In all cases, the pericardium was opened above the phrenic nerve and over the aorta to facilitate exposure. When performing tricuspid valve surgery, the same incision is used, and the superior and inferior vena cavae are snared with vessel loops. The long femoral venous cannula is retracted into the inferior vena cava, and this is snared along with the superior vena cava. The right atrium is immediately opened, and a sump suction is inserted into the superior vena cava, which provides adequate drainage. The pericardium was not closed at the completion of the operation to allow adequate drainage into the pleural space. In the patients with a history of heart surgery, we used moderate-to-deep hypothermia (24°C–26°C) and fibrillatory arrest. Cardioplegia was not delivered at all, very little dissection was performed, and removal of air was performed through a vent placed via the atriotomy through the mitral valve and into the left ventricle. With the heart empty, both atrial and ventricular pacing wires were placed. After discontinuing cardiopulmonary bypass and administering protamine, decannulation was performed. The purse-string sutures were tied, and the femoral artery was directly repaired using the 5-0 Prolene suture. A single chest tube was left in the pleural space. For pain relief, all patients had an On-Q pain relief system inserted (I-Flow Corporation, Lake Forest, CA USA). Two catheters were placed in the interspace to deliver 0.25% of bupivicaine for 72 hours. The thoracotomy incision was closed in the routine fashion.
All continuous variables were expressed as mean ± 1 SD. Nonparametric variables were expressed as median and interquartile range [IQR, 25%–75%]. A binomial test was used to compare the STS predicted risk scores as well as the actual measured morbidity and mortality. A P value of less than 0.05 was considered statistically significant. The statistical analyses were performed using the Statistical Package for the Social Sciences version 19 (Chicago, IL USA).
We identified 71 consecutive patients with severe mitral regurgitation and an ejection fraction of 35% or less who underwent minimally invasive mitral valve surgery. The cohort consisted of 44 men (62%) and 27 women (38%), with a mean ± SD age of 67 ± 10 years. The mean ± SD ejection fraction was 27% ± 6%. There were 19 patients (27%) with a history of coronary artery bypass graft surgery and 9 patients (13%) with previous aortic valve surgery. In all patients, the mitral regurgitation was functional, with an ischemic etiology in 37 patients (52%) and a nonischemic origin in 34 patients (48%). All patients were in New York Heart Association functional class III or IV (Table 1).
There were 31 patients (44%) who underwent mitral valve repair and 40 patients (56%) who underwent mitral valve replacement. In the mitral valve repair group, the most common annuloplasty ring size used was 28 mm, with 26 mm being the second most common. Of the 40 patients who underwent mitral valve replacement, 39 had a bioprosthetic valve placed and 1 had a mechanical valve placed. The two most common sizes of prosthetic valve used were 29 and 31 mm. Of the 71 patients, there were 4 (6%) who underwent concomitant tricuspid valve repair because of the presence of moderate to severe tricuspid regurgitation.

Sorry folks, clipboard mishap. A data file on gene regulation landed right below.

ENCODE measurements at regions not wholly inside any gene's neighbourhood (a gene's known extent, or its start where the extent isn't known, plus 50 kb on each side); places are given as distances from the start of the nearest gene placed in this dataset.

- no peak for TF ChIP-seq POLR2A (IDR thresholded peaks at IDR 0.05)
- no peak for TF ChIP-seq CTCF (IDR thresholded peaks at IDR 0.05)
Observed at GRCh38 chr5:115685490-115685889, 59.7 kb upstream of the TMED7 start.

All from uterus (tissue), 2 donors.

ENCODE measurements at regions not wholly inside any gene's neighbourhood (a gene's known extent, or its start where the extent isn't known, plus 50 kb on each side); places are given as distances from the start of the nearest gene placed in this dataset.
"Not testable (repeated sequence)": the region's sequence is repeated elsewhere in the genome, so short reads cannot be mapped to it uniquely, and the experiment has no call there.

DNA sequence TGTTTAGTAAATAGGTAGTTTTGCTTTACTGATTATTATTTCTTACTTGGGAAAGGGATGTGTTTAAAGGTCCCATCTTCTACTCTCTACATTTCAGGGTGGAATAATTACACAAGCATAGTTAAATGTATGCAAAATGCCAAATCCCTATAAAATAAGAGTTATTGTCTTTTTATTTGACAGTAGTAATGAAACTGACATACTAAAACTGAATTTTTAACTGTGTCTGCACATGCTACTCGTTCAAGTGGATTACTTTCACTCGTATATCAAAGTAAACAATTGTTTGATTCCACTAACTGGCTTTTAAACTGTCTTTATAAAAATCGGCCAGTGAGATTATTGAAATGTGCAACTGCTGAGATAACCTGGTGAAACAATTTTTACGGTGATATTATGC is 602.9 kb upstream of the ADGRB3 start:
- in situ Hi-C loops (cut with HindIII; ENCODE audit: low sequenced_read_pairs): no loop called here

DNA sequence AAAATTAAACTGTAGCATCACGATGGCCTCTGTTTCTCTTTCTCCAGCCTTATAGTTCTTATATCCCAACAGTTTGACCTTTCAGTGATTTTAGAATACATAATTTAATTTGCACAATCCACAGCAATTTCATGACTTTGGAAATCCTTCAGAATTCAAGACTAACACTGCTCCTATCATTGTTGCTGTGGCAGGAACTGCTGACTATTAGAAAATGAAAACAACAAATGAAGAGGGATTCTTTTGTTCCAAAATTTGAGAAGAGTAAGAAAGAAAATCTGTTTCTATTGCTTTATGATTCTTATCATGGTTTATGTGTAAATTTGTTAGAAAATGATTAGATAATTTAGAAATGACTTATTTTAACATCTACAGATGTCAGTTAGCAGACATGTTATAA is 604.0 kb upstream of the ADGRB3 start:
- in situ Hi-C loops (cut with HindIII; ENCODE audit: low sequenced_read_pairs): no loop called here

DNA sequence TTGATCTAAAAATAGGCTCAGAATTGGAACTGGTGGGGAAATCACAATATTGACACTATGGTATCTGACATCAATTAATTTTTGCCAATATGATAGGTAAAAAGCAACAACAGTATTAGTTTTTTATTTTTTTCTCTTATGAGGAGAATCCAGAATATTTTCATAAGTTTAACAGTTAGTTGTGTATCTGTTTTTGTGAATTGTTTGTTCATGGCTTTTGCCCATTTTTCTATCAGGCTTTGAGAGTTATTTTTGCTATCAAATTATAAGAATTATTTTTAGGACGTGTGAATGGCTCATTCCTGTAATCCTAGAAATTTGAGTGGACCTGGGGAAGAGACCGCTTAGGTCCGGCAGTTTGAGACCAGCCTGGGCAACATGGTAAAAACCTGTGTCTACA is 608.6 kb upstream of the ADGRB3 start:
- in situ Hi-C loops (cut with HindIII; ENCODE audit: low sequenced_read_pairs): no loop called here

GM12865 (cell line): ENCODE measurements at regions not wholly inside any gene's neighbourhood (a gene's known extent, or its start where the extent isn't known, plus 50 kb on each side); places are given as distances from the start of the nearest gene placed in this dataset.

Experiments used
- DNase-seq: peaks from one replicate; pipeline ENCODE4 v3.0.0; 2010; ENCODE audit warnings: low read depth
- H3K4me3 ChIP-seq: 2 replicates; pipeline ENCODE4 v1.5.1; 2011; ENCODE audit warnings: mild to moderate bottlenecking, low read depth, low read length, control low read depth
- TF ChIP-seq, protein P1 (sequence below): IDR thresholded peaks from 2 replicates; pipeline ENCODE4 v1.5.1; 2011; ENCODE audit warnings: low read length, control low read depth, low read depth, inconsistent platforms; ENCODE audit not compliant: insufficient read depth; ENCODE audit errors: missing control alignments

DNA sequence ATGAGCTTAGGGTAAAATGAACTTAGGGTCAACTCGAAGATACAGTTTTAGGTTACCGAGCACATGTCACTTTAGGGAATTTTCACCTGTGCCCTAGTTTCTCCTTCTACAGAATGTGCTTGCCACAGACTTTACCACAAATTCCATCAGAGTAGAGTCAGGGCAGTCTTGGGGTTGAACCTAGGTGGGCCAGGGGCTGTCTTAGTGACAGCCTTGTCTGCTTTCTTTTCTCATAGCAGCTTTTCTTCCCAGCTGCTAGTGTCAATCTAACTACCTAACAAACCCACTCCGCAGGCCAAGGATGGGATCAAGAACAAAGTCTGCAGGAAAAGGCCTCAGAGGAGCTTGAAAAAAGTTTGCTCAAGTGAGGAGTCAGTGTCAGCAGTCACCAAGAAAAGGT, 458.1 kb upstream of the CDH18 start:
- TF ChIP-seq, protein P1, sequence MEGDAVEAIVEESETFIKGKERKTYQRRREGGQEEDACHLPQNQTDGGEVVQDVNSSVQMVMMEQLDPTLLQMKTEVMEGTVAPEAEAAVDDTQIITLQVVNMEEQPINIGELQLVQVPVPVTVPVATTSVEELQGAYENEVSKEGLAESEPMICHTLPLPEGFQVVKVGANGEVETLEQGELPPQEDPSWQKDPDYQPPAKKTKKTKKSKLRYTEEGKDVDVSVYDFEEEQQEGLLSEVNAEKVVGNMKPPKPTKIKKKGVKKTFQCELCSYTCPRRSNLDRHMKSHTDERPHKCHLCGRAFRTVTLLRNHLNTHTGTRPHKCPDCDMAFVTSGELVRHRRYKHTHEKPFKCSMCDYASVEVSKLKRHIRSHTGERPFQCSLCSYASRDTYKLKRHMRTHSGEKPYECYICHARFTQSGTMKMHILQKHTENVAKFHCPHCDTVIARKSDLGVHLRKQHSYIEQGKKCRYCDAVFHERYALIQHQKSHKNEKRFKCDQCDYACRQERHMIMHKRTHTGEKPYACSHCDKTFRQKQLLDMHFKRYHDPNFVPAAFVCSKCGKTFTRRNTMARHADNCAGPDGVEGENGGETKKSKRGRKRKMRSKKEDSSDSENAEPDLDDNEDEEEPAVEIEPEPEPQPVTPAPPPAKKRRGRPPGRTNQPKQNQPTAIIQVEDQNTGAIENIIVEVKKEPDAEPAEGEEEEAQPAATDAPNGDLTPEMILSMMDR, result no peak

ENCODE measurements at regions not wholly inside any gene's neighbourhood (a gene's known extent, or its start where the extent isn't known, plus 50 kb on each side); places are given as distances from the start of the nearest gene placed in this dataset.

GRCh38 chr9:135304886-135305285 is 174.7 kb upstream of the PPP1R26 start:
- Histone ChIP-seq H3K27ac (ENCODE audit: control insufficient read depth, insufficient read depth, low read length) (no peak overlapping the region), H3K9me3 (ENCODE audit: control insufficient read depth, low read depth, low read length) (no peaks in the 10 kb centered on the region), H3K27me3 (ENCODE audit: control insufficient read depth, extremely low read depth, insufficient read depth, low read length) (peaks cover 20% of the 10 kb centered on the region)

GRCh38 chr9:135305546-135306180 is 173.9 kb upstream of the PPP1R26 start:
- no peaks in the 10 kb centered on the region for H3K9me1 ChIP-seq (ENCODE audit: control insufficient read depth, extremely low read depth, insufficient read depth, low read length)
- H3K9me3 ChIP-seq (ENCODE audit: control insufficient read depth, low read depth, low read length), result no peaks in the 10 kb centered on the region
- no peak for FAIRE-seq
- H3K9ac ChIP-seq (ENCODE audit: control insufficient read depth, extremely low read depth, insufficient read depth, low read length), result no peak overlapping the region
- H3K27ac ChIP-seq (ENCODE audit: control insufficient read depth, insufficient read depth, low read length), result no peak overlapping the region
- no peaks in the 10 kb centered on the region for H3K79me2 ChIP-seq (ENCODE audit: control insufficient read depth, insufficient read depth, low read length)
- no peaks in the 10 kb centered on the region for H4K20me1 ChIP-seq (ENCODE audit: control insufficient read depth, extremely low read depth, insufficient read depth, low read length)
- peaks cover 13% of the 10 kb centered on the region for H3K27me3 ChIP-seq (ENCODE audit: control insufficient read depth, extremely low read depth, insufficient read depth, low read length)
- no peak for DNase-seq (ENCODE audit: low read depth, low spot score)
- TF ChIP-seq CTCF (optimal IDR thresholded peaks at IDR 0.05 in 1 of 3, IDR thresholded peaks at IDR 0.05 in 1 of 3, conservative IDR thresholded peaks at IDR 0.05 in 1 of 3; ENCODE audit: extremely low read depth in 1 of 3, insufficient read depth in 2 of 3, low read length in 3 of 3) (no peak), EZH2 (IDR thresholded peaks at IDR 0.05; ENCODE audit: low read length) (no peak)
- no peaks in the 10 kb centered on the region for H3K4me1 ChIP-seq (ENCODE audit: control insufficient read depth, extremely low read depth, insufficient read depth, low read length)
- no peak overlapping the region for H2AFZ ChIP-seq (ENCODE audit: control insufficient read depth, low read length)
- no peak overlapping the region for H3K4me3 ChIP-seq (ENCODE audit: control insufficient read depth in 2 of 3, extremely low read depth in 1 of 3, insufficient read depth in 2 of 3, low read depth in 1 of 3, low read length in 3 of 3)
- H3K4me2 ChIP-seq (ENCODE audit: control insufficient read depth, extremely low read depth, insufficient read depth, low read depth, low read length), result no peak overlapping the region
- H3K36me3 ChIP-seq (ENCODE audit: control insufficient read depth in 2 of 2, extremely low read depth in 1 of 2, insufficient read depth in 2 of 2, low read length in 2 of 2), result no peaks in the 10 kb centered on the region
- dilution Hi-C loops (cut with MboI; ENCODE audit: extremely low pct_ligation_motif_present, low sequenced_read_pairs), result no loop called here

The aortic cross-clamp and cardiopulmonary bypass times were 62 (IQR, 50–80) and 98 minutes (IQR, 92–124), respectively. Adequate exposure of the surgical field was obtained in all operations, without the need for conversion to a median sternotomy in any of the patients. On the postoperative transesophageal echocardiogram, none of the patients had any discernable mitral regurgitation. The median number of units of packed red blood cells transfused was 2 (IQR, 0–3). The median intensive care unit length of stay was 65 hours (IQR, 44–88), and the median postoperative length of stay was 7 days (IQR, 5–9) (Table 2).
Postoperatively, 5 patients (7%) developed renal failure, 10 patients (14%) had prolonged intubation, and 5 patients (7%) required reintubation. None of the patients developed a deep wound infection, and one patient (1.4%) had a cerebrovascular accident. There were no vascular complications at the cannulation sites. The combined end point of morbidity and mortality was 13 (18.3%), which was lower than the 29.5% STS predicted score, P <; 0.0001. There were two deaths in the first 30 days, with a 30-day mortality of 2.8 (Table 3).
Whether to perform mitral valve surgery in patients with severe mitral regurgitation and advanced heart failure is controversial. The functional, or secondary, mitral insufficiency noted in these cases is usually a result of annular dilatation, papillary muscle displacement, and chordal tethering, with the mitral leaflets being anatomically normal.13 Because the main problem in these circumstances is dysfunction of the left ventricle rather than of the mitral valve itself, it is not clear what the optimal approach should be in correcting the mitral regurgitation. However, according to the 2008 focused update of the 2006 American College of Cardiology and American Heart Association guidelines, “mitral annuloplasty alone with an undersized annuloplasty ring is often effective in correcting the mitral regurgitation.”14 The purpose of this retrospective study was not to define the indications for surgery but rather to evaluate the results of a minimally invasive approach in these high-risk patients.